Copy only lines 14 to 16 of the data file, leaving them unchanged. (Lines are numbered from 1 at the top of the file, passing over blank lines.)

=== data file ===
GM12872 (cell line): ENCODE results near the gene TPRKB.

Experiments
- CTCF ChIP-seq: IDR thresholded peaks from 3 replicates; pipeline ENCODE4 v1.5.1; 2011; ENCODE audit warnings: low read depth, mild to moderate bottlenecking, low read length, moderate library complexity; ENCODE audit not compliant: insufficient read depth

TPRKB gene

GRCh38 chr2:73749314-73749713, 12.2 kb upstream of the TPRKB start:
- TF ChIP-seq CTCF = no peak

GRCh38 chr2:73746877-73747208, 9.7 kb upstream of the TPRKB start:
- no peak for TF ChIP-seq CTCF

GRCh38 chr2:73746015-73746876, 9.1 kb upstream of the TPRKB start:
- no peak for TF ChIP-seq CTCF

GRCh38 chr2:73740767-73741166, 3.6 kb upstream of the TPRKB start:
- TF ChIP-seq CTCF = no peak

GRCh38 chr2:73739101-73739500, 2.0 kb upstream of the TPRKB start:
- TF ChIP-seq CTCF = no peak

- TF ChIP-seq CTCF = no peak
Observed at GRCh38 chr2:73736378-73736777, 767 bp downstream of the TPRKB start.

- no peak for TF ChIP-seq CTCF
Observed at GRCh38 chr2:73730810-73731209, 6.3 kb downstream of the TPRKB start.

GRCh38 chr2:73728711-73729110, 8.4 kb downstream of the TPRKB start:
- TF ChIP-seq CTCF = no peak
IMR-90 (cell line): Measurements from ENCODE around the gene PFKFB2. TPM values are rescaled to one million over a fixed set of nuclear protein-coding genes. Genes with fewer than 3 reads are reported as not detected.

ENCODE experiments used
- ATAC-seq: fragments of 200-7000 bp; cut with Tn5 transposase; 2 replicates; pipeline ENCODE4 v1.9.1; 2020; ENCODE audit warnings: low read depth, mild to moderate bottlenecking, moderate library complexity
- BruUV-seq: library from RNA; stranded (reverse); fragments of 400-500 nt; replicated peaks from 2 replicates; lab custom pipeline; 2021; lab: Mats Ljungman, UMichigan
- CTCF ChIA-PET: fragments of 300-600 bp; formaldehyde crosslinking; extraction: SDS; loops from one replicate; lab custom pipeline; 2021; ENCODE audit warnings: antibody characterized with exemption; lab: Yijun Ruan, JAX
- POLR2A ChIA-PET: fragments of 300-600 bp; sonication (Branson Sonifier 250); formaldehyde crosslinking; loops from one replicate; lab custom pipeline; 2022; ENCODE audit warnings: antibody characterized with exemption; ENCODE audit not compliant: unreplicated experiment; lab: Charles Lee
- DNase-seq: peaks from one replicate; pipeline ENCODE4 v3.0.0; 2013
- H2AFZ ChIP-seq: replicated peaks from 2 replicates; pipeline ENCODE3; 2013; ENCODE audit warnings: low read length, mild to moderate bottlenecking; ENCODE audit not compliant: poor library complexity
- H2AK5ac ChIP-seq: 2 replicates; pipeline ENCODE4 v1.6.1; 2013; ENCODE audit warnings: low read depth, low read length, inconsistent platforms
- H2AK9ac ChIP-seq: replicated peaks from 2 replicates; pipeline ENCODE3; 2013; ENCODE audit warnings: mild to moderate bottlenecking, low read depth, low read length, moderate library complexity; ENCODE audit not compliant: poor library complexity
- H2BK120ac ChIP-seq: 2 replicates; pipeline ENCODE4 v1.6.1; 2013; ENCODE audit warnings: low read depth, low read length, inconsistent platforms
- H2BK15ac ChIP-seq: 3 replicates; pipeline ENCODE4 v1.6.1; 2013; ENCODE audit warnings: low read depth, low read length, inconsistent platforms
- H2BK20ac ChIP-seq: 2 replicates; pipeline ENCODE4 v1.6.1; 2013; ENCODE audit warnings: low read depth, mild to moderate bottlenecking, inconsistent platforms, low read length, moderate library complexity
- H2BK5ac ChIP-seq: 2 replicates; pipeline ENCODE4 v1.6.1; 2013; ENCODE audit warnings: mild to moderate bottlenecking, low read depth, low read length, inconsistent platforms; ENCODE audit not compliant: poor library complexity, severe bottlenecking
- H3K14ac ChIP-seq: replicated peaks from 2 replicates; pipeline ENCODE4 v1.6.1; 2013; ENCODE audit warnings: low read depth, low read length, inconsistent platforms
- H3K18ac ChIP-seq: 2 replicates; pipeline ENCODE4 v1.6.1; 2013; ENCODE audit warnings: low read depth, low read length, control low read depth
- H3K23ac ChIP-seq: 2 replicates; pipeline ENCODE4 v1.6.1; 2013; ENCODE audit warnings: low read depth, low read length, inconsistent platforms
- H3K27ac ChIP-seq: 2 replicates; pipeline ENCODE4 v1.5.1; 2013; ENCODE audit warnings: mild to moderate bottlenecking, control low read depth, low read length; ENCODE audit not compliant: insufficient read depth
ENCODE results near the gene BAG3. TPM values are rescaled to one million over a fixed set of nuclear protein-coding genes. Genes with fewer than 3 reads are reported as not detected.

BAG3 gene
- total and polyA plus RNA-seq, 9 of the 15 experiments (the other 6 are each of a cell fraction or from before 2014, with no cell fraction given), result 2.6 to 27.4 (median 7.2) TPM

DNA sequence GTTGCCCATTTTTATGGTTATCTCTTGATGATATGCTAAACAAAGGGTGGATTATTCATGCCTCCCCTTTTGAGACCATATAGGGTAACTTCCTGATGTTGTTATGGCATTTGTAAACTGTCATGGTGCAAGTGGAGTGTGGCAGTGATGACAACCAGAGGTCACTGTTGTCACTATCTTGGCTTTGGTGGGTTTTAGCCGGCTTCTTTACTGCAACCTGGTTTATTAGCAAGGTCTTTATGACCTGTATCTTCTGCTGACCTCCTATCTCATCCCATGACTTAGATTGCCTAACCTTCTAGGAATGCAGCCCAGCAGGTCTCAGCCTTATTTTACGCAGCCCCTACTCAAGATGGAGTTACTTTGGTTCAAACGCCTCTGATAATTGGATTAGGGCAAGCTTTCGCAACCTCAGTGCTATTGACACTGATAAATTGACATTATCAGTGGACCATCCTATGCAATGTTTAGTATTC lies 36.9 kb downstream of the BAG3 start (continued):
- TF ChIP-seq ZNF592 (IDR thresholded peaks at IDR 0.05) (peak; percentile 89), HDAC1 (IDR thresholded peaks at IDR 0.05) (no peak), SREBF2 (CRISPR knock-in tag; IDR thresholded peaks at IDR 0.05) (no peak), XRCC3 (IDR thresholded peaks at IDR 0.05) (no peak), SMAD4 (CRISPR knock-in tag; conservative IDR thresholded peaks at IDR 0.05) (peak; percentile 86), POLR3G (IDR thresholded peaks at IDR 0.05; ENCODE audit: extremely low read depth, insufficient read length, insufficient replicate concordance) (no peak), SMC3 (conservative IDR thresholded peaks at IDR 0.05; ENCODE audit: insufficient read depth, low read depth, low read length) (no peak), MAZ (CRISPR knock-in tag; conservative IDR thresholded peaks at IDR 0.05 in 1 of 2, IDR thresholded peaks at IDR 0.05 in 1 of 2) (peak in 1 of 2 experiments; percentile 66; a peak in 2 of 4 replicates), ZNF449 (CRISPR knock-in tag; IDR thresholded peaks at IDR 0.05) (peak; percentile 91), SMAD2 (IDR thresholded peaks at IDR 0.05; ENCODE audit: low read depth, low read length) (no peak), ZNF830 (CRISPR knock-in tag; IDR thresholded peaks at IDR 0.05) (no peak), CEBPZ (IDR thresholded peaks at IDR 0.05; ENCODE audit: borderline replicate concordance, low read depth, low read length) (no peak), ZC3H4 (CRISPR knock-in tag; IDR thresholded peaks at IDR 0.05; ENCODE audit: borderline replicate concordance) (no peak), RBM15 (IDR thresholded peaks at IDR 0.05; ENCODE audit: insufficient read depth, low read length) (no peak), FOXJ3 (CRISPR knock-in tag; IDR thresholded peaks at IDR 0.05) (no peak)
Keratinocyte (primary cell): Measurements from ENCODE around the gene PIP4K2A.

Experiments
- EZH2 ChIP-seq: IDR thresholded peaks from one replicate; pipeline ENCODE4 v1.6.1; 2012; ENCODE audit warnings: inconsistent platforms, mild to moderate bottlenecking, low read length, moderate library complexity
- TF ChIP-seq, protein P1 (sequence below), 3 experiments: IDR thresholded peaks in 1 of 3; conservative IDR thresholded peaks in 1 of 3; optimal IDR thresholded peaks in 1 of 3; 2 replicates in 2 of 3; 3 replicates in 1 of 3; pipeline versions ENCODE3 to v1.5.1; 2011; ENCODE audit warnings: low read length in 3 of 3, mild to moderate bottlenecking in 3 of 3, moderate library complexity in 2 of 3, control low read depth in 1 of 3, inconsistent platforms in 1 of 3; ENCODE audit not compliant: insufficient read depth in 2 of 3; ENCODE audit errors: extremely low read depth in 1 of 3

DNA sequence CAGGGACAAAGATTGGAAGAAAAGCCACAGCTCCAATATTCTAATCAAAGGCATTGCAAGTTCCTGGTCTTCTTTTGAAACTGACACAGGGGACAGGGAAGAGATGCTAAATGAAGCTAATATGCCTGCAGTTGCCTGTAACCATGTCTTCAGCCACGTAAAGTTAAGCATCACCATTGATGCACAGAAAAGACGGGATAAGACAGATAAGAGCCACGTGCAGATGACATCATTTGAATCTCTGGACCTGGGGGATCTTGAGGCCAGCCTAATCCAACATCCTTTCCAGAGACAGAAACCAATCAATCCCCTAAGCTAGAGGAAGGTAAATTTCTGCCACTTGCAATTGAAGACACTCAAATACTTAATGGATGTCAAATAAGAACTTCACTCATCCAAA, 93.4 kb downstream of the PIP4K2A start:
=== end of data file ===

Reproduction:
- TF ChIP-seq CTCF = no peak

- TF ChIP-seq CTCF = no peak
Observed at GRCh38 chr2:73736378-73736777, 767 bp downstream of the TPRKB start.